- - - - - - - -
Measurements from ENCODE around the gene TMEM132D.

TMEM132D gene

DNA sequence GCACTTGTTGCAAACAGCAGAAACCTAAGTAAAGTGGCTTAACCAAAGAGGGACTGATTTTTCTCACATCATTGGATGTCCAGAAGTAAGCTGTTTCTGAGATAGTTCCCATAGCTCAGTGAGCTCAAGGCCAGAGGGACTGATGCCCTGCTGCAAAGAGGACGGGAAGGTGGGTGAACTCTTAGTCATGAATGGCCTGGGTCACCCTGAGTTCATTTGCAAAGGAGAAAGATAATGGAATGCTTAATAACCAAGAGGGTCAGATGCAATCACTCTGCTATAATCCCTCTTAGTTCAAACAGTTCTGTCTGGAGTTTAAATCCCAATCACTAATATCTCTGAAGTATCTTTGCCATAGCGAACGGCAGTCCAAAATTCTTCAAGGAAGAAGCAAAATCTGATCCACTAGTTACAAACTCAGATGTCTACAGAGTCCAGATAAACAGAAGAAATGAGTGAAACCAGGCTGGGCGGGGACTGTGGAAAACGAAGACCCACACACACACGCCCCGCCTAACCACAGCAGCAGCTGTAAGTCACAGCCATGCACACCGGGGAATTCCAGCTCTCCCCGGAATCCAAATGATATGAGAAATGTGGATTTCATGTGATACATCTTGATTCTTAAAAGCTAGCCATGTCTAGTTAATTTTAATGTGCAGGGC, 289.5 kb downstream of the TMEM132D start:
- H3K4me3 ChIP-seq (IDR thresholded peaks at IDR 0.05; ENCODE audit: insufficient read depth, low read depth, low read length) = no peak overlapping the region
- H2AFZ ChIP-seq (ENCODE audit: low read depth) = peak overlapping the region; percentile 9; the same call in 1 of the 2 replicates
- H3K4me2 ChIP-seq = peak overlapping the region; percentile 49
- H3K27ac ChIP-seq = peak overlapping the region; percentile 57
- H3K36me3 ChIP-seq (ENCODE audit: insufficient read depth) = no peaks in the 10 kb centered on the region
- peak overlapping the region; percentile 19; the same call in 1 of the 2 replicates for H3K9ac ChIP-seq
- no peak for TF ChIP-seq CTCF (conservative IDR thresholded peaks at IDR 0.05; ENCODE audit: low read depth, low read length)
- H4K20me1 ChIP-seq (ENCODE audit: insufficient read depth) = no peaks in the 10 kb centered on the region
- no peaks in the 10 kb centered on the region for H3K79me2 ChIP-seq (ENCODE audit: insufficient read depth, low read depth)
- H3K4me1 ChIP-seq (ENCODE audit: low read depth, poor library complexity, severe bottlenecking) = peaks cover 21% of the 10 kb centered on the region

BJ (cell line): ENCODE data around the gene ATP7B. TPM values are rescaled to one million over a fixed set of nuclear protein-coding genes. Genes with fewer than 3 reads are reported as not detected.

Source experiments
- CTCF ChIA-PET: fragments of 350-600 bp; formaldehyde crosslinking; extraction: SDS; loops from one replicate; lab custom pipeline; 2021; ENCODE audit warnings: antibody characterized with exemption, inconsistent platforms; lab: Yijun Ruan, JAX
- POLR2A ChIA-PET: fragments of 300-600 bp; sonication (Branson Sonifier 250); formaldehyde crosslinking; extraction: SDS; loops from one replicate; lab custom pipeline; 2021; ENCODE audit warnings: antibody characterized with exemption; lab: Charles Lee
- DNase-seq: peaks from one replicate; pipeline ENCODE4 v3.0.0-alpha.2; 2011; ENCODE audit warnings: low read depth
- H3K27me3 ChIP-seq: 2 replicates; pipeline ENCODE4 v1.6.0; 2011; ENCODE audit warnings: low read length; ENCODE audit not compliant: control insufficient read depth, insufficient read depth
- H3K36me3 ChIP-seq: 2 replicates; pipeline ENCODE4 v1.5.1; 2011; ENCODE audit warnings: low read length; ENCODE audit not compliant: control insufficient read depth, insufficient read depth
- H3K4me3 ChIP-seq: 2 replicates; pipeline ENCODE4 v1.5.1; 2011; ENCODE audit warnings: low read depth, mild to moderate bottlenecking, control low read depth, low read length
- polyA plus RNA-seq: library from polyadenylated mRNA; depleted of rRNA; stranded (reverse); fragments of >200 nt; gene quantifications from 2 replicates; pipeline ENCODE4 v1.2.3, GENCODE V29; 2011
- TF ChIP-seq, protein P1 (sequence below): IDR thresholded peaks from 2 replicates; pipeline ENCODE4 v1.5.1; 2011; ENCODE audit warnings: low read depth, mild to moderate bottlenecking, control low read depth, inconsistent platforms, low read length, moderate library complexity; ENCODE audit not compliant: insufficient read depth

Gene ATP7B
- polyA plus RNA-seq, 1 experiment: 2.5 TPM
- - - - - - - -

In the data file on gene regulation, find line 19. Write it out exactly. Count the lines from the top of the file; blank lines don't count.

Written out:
- H3K27me3 ChIP-seq: 2 replicates; pipeline ENCODE4 v1.6.0; 2011; ENCODE audit warnings: low read length; ENCODE audit not compliant: control insufficient read depth, insufficient read depth